You’ll also want to get the child’s other parent and anyone involved in the child-raising on board with this concept. If every adult caregiver in the child’s life responds with “asked and answered,” it’ll help the child learn it more quickly. When every adult is on the same page, it prevents anyone from undermining your efforts and undoing progress.

Seven Additional Ways to Stop a Child’s Nagging

When children nag, stopping the behavior is essential. The three words discussed above are a great tactic, but you can implement other methods too.


1. Adjust How You View Nagging

Sometimes, children nag to get what they want but also whine to express their emotions. If they are frustrated or feel unheard of, whining is sometimes the only other option they can come up with.

Consider what might trigger the child’s behavior and assess whether something might be causing it. It might be worth switching up your routine if it happens simultaneously each day.

2. Call Them Out

When whining is a habit for your child, they might not even realize they are doing it. Calling them out will help them recognize the behavior and address it. Don’t be mean when you call them out, but do it gently or humorously so they know you aren’t mad.

Even when a child’s whining gets on your nerves, you don’t want to belittle them for their feelings. You don’t want to mock the child but bring awareness to their behavior. Additionally, it helps them understand that their whining is unpleasant.

3. Establish Rules About Nagging

When you set household rules about whining, it is clear that nagging is unacceptable. Rules might be necessary if you know that your child isn’t using whining to express themselves. When a child whines to get their way, it’s a negative behavior that must be unlearned.

You will want to create rules specific to your household and your child. Everyone’s rules about whining will differ, and it is okay as we all parent differently. One option is to create a rule that children must ask nicely for something and accept the answer graciously.

You’ll also want to determine the consequence for the action. For instance, you could tell your child that if they choose to break the rule, you’ll walk away and not listen until they stop. Or, you could put them in a quiet place where they feel safe to work through their emotions.

4. Give a Warning

When whining becomes a habit for children, it can be hard to break it. If you’ve set a household rule about whining, consider giving a warning before committing the punishment. A warning won’t undo your work, but it allows your child to get it together.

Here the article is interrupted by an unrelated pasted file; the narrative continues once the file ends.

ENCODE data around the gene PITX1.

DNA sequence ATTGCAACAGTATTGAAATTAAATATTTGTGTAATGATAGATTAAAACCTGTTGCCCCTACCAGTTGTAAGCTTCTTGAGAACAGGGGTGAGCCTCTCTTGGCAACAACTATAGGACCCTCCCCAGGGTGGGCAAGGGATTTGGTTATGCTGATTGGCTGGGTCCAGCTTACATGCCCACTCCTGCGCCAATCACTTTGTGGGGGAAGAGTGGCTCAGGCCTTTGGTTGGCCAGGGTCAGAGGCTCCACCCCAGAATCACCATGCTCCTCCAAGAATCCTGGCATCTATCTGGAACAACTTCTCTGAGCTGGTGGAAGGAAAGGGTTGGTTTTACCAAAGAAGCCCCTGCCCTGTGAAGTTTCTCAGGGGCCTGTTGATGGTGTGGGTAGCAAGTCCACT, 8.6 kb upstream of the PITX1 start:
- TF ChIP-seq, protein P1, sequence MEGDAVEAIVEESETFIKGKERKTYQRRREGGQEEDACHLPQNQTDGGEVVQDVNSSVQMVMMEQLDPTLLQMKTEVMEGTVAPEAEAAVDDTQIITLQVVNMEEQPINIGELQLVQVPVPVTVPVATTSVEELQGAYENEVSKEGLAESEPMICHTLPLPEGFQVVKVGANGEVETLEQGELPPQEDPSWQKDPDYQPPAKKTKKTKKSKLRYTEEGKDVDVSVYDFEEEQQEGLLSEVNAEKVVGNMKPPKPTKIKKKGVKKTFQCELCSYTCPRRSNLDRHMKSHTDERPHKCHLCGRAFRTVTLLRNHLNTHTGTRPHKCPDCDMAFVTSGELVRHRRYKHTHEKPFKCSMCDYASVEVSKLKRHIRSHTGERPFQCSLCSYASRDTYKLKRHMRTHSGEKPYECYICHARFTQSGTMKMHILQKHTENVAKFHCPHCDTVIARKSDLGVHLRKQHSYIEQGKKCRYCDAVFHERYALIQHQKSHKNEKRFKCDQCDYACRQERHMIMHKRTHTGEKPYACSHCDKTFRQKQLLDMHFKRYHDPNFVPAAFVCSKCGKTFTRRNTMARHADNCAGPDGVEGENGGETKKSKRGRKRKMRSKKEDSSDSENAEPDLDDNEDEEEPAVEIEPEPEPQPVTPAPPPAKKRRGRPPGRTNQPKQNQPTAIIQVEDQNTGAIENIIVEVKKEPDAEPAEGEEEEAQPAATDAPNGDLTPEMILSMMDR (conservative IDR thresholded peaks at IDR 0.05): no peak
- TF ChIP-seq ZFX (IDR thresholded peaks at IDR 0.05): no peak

Remind the child that there is no nagging and that there will be consequences if they don’t stop. However, don’t give more than one warning, as it rewards their behavior. This joyous discipline can make all the difference in overcoming whining.

5. Stay Calm, Even if the Nagging Drives You up the Wall

Even when you are beyond annoyed, you must remain calm. If you allow your child to see you lose your cool, it’ll reinforce their whining. When your child sees that you are affected by their behavior, they will feel that they are getting an appropriate reaction from you.

When you feel like you might lose your temper or patience, take a moment to regroup. Take some deep breaths and close your eyes for a few seconds. You can address the situation once you feel a little calmer.

6. Ignore the Nagging

If you pay attention to your child when they act out, it reinforces the negative behavior. Even if you give negative attention, it’s better than nothing in the eyes of a child. Instead, encourage behavior modification by ignoring attention-seeking behavior.

When you ask your child to do something, and they whine, stop talking to them after giving a warning. Pretend that you don’t hear their whining, and go back to what you did before. It’ll be hard to tune out the whining, but your child will stop when they realize you won’t put up with it.

7. Reinforce Positive Behavior

When your child stops whining, make it a point to give them some positive attention. Praise them by pointing out how quietly they are doing something. When you praise their good behavior, it encourages them to seek positive attention.


Final Thoughts on These Three Little Words Can Stop Your Child from Nagging for Good

A nagging child is one of the worst things a parent can hear, but you can put an end to it. The three words “asked and answered” can remind your child that you won’t change your mind. Before you know it, they won’t whine as much, and you’ll find some peace.

However, these three words aren’t the only thing you can do to stop and prevent whining. Use the words and some other tips to ensure your child unlearns their negative behavior.